BLUE RAM - My First South American Cichlid

Ram cichlid, Mikrogeophagus ramirezi
Ram cichlid, Mikrogeophagus ramirezi (Photo credit: Wikipedia)
Blue Ram, Gold Ram, which is which?  This little dwarf South American Cichlid has had its name changed so many times it has every right to be confused. But whatever you call it, the Blue Ram, or the Gold Ram (originally I knew it as Apistogramma ramirezi) is one of the most intriguing fish you can keep in a passive aquarium community.  The fish has been also been called Microgeophagus (little dirt eater) and is listed in my copy of the Baensch Aquarium Atlas as Papilliochromis ramirezi.

Doesn't matter what they call it, at least scientifically, I like these fish.  They have a very gentle personality and are extremely passive, keeping pretty much to themselves when they are added to a community aquarium. In fact, this is often a problem, they are so easily intimidated by more active swimming fish that they may never become as colourful as they can be.  Even if other fish are not even trying to bother them, swift movements and rapid fish can simply be too much and the fish will waste away. For this reason, I most often will simply give the group a tank of their own and let the interactions in their own community offer the action in the tank.  In a species tank like this, I often see much more interaction between the individuals. It may only be my opinion, but the social characteristics of these fish as a group is well worth devoting a small tank just to them.

In my experience they can be quite delicate and prefer softer acid water, some of the books do note they will tolerate up to neutral (7.0 pH) water, but I feel that is a maximum limit, lower pH down to 6.5 are much more preferable.  Above all, they simply do not tolerate environmental changes well. Be very careful when adding any type of chemical, if you must treat the water for softness and acidity, try to do it naturally, possibly with peat rather than chemical treatments that can cause the conditions to rapidly fluctuate. It is much better to allow the change to be very gradual, rather than all of a sudden. and always ensure the water you are replacing during regular aquarium maintenance protocols has been properly treated outside the aquarium to eliminate chlorine and other toxins well before coming in contact with the aquarium.

If you give do give them the conditions they require and let them settle in and get comfortable, you will watch one of the true jewels of the freshwater tropical fish species as it goes about its business. Too much action by other species in the tank and it the entire group will become timid and easily spooked, but in the right conditions, it is truly a spectacular addition to the small community aquarium.  I have found the blue and gold rams can be mixed pretty easily and that they prefer to be in groups rather than simple pairs.  The interaction of the group is quite social, so having at least five or six in the tank gives them chance to interact with interesting results.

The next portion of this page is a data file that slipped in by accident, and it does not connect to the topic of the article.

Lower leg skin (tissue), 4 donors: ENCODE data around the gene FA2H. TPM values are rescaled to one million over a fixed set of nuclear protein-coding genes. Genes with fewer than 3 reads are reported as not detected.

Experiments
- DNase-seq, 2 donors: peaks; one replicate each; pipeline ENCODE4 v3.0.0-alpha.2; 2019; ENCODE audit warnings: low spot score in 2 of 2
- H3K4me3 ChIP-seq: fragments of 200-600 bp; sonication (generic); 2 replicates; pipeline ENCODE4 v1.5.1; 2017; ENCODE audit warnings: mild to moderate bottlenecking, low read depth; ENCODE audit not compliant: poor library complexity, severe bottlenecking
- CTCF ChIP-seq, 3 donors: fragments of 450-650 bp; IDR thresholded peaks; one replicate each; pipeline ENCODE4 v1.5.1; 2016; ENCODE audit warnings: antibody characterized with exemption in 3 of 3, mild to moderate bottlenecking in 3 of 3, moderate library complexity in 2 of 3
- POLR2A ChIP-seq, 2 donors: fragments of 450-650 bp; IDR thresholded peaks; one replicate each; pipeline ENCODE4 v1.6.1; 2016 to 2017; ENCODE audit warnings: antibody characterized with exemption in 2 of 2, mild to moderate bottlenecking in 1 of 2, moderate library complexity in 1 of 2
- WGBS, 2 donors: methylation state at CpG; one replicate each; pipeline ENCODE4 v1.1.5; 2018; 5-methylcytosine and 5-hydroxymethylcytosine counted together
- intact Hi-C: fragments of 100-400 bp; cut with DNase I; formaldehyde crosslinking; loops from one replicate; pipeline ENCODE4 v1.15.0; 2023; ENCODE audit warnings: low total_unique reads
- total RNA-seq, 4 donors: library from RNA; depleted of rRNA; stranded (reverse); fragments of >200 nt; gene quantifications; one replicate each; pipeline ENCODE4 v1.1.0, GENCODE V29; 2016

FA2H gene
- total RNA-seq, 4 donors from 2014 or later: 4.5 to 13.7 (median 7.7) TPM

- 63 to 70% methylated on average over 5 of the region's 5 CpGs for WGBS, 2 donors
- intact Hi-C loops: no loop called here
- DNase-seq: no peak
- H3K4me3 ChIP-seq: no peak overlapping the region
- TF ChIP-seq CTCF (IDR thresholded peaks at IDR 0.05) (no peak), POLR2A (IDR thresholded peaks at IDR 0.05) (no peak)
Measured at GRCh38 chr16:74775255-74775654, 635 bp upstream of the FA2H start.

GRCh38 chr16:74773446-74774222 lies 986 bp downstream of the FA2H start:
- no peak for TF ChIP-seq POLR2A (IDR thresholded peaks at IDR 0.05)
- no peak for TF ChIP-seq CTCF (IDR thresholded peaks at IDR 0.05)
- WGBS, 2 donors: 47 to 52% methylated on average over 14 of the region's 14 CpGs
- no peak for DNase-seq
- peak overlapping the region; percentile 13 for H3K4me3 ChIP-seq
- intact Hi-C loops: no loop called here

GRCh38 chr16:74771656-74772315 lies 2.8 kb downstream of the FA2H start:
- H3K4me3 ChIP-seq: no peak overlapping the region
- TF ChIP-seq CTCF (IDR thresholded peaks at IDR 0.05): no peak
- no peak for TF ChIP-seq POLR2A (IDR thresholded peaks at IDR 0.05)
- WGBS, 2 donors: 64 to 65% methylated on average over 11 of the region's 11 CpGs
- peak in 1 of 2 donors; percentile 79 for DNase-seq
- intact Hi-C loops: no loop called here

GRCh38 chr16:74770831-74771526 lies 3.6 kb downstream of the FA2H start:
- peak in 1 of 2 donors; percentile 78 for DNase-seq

Most of the tanks that I have kept Rams of assorted types have been pretty bare of plants, but with lots of rocks and ornaments that allow them to hide and claim as territory. They have survived and flourished in a rocky environment, and even bred repeatedly on a flat rock or on a grave impression they have dug.  One of their many names was Microgeophagus - or little dirt eater.  My observations show this is a good description for them. They will dig and move the gravel and can create hollows in the bottom, some have even spawned there.  I would suggest using relatively small fine gravel for the bottom of a ram tank since they will be moving it around anyway, and large gravel will make the effort great.

I was not a fan of keeping live plants when I kept and bred these originally.  The fact that they move the gravel means that any plants you keep for them must be well anchored.  They do enjoy a planted tank with densely bunched plants that offer places to hide and disappear within, but like my previous environments, they do need plenty of open bottom swimming area as well.  In essence, the plants provide the same type of protection that a properly rocked aquarium will for them.  Either way, when planting or rocking the aquarium, concentrate near the back and ensure there is a plenty of swimming space is probably the best way to set the aquarium.  Other fish can be included in the habitat, but keep them to lazy swimming fish in the upper regions so there is little interaction between the rams and the other species.

The Gold Ram was the first Cichlid I tried my hand at keeping and breeding.  When I first saw them introduced a few decades ago to my area, I knew I wanted to see what they were about.  Once I looked into them, the general Cichlid species characteristics intrigued me, having had my fill of fish that evidence no parental behaviour, either giving birth and abandoning them as they drop or simply scattering eggs and ignoring them afterwards.  it was a refreshing change of pace to finally encounter fish that actually cared for their eggs until they hatch, protecting the clutch and the area from unwanted intruders. This is the time when rams become their most aggressive.

Sure there are a lot of other Dwarf Cichlids, and many of them are just as stunning, but I have yet to see any fish with the depth and brilliance of colour as a well-conditioned Blue Ram in full breeding colours showing off for a receptive female.  These dwarfs do not have as pronounced roles for the parental care as many of their larger cousins display. The roles blur and both do what is required without as clear-cut responsibilities.  They can be a problem to keep happy, but when they do breed and the eggs have been laid, it is best to remove other occupants and let the eggs hatch.  Once the babies are fully free swimming, they can be removed to a grow out tank.

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